History Today

Few leaders have published as much and eliminated more people than Enver Hoxha, Albania’s dictator from 1944 to 1985. Hoxha published on a...

After the UK voted to leave Europe, Northern Ireland’s fragile relationship with both its past and its neighbour is once again to the fore.

The news pioneer was born on July 21st, 1816.

The teeming metropolis that is host to this year’s Olympic Games was once an undeveloped natural bay which became the site of a European battle for the New World. David Gelber on how Portugal and France fought for control of Rio de Janeiro. 

Kate Wiles surveys one of the world's oldest surviving maps, prepared for a quarrying expedition led by Ramesses IV.

Jonathan Conlin considers the life and thought of Adam Smith, father of modern economics, and the competing claims for his legacy.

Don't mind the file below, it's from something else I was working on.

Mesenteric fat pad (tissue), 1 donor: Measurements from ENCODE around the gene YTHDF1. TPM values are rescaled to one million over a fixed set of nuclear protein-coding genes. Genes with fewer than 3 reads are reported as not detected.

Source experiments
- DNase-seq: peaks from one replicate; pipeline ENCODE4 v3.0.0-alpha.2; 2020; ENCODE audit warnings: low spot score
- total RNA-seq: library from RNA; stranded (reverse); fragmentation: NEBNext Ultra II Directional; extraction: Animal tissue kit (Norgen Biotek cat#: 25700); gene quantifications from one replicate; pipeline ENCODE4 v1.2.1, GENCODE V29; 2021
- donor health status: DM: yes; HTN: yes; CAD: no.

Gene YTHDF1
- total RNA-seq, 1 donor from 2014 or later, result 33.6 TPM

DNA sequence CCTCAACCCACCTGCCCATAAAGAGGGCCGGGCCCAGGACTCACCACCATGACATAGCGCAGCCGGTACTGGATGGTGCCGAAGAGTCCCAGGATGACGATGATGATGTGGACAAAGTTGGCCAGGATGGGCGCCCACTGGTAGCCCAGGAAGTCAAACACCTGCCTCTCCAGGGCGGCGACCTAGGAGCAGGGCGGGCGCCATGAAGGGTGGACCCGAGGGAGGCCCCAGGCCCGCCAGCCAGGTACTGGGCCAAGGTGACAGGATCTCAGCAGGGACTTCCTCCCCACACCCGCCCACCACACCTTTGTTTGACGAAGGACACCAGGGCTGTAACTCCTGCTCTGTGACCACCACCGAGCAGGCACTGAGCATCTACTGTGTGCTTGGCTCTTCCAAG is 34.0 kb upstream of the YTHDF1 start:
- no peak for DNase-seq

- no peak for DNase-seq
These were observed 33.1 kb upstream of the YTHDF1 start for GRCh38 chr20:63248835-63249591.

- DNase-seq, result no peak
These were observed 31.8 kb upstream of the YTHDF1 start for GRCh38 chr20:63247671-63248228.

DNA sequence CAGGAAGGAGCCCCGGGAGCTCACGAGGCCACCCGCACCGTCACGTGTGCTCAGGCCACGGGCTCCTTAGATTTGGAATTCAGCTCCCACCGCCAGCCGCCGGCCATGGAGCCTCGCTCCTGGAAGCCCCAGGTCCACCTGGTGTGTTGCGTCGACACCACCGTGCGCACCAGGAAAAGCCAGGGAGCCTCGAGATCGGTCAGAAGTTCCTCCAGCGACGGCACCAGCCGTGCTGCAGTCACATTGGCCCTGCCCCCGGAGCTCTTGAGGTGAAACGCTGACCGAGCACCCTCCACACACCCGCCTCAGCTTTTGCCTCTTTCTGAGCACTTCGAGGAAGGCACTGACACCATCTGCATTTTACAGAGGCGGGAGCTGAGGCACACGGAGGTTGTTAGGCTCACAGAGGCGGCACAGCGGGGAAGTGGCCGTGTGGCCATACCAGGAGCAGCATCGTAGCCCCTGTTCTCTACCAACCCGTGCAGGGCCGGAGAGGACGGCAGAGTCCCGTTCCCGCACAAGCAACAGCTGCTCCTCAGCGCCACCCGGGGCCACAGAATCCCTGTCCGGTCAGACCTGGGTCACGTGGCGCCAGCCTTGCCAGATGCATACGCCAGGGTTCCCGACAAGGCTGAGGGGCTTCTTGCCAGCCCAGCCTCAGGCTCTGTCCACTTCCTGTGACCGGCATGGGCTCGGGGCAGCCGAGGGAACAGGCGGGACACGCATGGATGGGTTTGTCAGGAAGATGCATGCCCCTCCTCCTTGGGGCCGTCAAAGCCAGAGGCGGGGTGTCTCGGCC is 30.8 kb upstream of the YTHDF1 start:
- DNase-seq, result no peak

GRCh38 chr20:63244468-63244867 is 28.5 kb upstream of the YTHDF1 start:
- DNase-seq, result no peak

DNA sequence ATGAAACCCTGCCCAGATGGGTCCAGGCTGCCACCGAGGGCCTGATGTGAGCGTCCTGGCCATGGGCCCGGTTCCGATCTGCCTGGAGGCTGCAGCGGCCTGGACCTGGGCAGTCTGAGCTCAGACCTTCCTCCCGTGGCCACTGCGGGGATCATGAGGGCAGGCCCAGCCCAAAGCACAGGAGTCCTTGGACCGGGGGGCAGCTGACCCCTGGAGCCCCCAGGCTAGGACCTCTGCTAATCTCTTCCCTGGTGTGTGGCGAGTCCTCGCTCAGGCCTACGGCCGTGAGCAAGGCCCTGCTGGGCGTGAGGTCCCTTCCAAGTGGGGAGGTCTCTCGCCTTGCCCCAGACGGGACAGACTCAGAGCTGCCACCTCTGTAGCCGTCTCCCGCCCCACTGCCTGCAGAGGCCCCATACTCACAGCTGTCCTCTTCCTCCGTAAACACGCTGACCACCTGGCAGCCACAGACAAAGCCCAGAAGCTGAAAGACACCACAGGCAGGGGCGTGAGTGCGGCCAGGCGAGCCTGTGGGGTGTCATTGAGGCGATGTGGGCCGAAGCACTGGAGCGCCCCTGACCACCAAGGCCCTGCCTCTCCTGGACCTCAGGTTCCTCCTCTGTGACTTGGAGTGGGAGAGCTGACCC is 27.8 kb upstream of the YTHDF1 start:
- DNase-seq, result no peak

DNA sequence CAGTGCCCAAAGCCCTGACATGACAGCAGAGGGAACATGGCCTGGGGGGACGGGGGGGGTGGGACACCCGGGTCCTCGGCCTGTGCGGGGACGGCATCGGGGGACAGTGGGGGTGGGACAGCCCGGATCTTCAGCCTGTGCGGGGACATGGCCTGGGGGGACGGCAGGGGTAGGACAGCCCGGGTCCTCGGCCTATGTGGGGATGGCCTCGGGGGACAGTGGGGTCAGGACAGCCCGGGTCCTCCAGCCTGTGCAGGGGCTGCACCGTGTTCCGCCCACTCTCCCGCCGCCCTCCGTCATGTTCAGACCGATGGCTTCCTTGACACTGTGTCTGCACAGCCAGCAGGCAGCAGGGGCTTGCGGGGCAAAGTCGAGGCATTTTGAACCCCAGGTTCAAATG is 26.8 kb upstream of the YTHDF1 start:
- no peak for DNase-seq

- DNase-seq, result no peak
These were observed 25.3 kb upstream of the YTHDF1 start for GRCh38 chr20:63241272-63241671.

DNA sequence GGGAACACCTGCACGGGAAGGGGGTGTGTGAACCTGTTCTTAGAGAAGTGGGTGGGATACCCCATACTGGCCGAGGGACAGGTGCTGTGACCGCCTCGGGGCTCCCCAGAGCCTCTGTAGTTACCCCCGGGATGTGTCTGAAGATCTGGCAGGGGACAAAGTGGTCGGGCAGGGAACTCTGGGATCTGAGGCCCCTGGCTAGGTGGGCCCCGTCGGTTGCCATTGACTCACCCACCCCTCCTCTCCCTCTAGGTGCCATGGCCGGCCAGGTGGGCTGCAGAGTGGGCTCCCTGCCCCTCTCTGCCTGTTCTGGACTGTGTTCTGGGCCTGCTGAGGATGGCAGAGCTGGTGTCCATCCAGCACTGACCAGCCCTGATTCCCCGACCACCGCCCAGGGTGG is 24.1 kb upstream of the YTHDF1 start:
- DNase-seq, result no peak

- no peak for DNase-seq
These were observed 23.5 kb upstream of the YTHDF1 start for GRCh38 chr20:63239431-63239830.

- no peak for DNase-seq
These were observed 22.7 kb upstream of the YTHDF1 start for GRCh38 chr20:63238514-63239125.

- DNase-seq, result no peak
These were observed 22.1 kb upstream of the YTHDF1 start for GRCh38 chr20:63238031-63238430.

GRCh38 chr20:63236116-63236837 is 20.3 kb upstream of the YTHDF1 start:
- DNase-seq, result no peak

Stephanie Barczewski ponders the paradox that, in history, it seems that the worse a failure is, the more the British like it.


The satirical magazine appeared on July 17th, 1841.

Behind the serious face of the Lord Protector lay a man with a taste for terrible puns and unseemly practical jokes. Patrick Little explores the inside jokes and pillow fights of Oliver Cromwell and his inner circle.

The leading light of the French Annales school revolutionised the writing of history by imbuing it with wider, holistic, narratives and literary flair, says Alexander Lee.